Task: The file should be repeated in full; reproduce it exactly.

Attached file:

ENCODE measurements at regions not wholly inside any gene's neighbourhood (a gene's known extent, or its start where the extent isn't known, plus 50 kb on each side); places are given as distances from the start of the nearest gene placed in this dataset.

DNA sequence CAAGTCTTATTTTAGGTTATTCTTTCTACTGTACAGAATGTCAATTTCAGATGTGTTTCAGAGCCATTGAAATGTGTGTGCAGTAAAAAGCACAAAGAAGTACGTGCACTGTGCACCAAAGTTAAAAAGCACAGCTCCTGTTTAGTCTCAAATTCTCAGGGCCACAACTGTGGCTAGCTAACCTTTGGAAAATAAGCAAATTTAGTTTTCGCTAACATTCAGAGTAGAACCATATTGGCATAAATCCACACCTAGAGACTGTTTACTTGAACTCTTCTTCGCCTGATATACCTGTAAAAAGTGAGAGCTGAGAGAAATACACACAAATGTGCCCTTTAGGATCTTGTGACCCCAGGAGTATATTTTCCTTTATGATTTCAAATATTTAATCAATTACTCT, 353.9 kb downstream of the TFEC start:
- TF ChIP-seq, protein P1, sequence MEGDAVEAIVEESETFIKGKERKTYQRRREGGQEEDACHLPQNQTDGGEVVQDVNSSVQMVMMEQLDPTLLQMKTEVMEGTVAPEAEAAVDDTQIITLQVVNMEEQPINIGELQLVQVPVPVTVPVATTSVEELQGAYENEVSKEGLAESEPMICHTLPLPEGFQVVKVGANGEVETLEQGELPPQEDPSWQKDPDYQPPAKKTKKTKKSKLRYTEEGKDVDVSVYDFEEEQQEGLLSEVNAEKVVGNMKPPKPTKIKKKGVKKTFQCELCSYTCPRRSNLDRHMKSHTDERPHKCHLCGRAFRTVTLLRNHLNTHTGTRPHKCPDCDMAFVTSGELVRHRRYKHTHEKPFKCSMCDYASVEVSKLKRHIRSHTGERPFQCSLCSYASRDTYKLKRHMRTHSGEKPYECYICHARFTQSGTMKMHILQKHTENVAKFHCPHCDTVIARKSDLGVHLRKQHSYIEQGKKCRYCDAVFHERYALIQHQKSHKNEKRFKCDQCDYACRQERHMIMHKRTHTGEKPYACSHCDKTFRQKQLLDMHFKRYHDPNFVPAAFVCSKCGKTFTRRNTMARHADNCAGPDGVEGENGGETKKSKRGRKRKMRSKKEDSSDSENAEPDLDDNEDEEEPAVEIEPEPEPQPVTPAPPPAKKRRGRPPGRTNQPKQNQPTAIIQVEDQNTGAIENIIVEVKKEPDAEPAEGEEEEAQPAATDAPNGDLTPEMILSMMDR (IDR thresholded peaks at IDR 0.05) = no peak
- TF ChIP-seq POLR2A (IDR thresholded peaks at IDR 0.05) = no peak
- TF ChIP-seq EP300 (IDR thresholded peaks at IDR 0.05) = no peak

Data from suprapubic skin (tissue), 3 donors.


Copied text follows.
ENCODE measurements at regions not wholly inside any gene's neighbourhood (a gene's known extent, or its start where the extent isn't known, plus 50 kb on each side); places are given as distances from the start of the nearest gene placed in this dataset.

DNA sequence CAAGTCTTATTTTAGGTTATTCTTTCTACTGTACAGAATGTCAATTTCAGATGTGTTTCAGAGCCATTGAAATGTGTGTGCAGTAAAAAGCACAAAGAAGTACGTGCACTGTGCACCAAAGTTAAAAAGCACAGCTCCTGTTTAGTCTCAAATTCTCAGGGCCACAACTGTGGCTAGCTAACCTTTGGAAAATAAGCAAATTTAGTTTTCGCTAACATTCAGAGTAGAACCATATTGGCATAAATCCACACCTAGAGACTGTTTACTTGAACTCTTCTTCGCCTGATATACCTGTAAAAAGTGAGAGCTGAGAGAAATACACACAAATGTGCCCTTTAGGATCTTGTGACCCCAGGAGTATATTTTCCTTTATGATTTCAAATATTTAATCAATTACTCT, 353.9 kb downstream of the TFEC start:
- TF ChIP-seq, protein P1, sequence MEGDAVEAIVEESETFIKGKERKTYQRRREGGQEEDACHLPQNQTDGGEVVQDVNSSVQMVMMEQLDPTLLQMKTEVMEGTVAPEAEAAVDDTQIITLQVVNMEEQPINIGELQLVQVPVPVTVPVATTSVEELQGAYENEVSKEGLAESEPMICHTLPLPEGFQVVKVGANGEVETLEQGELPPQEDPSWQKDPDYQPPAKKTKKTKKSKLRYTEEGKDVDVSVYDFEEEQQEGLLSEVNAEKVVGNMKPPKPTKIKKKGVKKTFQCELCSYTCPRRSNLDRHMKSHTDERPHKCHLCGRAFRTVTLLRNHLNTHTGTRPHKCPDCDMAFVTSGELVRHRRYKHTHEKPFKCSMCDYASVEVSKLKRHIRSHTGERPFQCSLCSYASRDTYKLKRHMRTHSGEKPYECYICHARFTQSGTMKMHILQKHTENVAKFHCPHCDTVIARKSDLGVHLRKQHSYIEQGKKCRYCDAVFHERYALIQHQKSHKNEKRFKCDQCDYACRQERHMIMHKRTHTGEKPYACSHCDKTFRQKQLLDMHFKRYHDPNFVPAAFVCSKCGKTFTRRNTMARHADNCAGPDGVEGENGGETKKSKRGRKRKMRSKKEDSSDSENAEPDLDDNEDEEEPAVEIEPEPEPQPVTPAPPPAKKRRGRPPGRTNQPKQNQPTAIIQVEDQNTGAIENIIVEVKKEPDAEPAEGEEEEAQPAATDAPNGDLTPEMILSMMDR (IDR thresholded peaks at IDR 0.05) = no peak
- TF ChIP-seq POLR2A (IDR thresholded peaks at IDR 0.05) = no peak
- TF ChIP-seq EP300 (IDR thresholded peaks at IDR 0.05) = no peak

Data from suprapubic skin (tissue), 3 donors.